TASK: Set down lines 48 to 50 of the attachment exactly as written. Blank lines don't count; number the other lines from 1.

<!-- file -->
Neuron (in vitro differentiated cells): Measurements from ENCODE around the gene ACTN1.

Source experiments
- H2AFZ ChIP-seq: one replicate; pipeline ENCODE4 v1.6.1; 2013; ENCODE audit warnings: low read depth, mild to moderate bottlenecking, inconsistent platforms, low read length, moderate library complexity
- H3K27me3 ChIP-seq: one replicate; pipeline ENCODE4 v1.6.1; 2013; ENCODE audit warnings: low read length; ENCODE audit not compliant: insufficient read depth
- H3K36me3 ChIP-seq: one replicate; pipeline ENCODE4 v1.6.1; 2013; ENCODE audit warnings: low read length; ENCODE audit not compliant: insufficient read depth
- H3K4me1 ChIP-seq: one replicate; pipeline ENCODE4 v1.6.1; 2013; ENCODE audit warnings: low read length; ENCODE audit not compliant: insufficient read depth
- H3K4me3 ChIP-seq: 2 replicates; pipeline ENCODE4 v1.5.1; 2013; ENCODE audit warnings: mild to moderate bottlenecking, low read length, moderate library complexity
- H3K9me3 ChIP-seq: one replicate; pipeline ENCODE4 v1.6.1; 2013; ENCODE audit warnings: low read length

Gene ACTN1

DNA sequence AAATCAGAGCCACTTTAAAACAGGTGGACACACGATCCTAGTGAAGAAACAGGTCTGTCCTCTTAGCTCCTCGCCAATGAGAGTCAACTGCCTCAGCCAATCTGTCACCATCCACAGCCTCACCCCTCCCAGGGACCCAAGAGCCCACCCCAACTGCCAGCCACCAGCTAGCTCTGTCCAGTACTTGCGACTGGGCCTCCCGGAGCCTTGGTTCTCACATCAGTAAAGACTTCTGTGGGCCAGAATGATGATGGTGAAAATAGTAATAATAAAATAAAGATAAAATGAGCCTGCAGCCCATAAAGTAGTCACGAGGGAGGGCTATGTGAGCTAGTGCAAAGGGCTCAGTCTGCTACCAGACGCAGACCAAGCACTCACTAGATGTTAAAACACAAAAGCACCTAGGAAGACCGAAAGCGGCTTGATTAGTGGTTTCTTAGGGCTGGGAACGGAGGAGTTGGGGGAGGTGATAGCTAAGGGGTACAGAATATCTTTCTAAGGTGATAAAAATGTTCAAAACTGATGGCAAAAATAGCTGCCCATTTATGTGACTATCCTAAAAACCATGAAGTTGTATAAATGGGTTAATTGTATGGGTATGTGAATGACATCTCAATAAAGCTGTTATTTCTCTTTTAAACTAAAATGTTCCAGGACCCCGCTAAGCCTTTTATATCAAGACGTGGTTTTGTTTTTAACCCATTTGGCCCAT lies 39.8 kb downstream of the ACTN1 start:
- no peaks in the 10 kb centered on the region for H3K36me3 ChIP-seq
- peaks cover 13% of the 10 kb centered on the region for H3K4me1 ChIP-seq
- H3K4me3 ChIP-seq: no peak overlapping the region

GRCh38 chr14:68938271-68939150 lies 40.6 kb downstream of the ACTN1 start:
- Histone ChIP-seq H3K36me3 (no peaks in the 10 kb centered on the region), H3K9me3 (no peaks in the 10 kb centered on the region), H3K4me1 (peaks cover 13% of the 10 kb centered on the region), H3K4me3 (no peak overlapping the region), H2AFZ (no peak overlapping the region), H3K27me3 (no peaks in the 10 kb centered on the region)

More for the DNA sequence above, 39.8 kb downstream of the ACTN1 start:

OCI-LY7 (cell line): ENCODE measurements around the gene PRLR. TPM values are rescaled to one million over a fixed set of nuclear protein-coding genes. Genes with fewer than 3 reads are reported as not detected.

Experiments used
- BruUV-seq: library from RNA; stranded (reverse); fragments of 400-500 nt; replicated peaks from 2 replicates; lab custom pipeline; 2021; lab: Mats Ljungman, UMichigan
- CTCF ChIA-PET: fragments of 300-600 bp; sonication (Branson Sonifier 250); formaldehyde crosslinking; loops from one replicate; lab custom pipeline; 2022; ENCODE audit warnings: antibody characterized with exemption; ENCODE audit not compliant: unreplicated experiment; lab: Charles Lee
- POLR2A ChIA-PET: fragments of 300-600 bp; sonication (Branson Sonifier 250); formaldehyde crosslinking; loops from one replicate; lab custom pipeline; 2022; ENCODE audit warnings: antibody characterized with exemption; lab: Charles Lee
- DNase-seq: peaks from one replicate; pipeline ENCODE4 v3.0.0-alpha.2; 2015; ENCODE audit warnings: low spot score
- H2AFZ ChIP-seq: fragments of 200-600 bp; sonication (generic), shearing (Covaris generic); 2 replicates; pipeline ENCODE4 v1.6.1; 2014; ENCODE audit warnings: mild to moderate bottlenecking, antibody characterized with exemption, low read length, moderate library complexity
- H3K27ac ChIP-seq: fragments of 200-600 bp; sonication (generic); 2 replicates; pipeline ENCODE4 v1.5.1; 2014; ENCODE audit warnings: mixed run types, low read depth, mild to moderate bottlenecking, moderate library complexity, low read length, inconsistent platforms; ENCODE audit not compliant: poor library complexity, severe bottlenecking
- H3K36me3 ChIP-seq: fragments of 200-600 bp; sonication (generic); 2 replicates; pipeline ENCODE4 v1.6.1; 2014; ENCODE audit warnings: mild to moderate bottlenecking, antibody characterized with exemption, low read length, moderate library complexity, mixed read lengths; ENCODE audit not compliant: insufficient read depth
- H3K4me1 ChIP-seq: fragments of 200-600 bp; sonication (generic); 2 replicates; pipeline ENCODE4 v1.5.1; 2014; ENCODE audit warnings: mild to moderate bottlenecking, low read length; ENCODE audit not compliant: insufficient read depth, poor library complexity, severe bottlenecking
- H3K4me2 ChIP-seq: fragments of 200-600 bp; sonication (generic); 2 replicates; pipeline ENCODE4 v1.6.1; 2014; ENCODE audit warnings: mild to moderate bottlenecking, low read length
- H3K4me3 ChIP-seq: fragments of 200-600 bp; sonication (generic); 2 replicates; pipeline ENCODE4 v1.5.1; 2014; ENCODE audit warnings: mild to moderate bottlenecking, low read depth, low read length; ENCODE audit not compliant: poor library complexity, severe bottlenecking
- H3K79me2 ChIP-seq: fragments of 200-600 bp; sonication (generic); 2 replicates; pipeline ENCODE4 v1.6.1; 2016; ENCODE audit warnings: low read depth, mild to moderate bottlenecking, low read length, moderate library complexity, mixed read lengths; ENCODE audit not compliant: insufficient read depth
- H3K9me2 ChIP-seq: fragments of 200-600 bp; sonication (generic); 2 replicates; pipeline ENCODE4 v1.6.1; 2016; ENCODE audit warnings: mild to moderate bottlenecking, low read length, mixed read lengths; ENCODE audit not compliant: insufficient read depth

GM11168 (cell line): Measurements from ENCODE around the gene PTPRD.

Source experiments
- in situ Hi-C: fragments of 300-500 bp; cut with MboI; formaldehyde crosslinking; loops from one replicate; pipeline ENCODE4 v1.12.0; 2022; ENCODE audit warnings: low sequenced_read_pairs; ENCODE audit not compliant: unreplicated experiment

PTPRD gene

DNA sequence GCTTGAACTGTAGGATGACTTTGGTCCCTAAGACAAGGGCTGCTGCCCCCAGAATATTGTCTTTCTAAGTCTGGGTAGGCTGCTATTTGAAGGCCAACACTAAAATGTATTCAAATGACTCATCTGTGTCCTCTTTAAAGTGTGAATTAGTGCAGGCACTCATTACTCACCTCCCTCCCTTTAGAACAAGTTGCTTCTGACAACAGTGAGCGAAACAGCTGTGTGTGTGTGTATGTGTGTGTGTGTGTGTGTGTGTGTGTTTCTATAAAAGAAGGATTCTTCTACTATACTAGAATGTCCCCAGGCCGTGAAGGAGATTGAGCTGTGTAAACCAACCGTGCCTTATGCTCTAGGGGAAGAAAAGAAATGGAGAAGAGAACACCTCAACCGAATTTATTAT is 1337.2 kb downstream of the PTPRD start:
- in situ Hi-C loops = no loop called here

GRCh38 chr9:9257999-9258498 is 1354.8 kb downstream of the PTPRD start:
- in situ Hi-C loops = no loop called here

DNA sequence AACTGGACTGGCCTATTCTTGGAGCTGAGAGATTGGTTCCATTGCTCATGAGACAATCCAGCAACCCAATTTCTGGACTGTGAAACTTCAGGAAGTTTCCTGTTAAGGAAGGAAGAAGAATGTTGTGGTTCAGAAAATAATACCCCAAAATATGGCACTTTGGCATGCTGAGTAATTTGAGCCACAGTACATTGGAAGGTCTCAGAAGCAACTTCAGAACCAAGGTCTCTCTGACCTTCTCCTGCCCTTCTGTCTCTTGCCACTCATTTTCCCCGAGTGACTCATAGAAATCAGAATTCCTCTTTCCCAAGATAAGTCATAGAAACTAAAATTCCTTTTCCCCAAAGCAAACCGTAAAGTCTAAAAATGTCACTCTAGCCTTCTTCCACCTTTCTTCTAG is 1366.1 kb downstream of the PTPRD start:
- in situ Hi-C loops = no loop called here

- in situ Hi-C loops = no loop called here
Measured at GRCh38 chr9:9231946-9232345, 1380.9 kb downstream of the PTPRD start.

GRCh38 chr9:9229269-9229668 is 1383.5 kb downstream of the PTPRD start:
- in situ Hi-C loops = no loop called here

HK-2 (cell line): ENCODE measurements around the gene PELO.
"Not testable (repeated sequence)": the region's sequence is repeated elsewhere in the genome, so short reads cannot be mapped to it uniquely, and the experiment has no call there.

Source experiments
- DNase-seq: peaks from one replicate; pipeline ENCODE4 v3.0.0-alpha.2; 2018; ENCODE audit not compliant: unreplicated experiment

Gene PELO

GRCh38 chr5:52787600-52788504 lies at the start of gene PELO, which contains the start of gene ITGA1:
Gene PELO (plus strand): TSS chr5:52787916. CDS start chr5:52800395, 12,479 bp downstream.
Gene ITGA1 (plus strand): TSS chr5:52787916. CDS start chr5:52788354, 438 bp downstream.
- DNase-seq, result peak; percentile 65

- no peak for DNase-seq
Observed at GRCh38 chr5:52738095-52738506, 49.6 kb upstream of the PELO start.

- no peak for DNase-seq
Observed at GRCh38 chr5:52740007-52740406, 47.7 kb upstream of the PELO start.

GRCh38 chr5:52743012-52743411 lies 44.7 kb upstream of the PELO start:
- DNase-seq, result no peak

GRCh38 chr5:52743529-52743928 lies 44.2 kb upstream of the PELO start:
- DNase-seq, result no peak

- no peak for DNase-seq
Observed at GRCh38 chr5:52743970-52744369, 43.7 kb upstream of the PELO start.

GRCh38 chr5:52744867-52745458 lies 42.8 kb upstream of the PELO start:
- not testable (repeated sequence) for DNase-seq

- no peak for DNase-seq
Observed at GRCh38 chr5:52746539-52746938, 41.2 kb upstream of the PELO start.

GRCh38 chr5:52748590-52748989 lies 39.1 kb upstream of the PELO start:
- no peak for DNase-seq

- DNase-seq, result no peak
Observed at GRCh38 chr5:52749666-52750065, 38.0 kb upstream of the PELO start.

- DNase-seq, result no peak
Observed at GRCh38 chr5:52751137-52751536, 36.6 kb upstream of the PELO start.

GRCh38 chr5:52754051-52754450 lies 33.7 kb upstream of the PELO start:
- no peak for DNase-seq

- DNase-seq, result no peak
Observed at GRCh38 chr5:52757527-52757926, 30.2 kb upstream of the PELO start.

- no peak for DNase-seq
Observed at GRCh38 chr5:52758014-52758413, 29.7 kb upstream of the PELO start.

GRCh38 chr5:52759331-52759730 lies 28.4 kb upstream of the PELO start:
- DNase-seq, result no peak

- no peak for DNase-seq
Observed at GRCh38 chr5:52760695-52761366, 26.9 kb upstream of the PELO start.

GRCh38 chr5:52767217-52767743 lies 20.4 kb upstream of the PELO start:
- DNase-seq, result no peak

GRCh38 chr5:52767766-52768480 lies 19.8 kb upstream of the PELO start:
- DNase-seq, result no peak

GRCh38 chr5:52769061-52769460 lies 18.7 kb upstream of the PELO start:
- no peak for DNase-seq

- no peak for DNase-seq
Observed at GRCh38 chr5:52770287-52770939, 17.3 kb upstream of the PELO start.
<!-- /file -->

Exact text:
- DNase-seq: peaks from one replicate; pipeline ENCODE4 v3.0.0-alpha.2; 2018; ENCODE audit not compliant: unreplicated experiment

Gene PELO

GRCh38 chr5:52787600-52788504 lies at the start of gene PELO, which contains the start of gene ITGA1: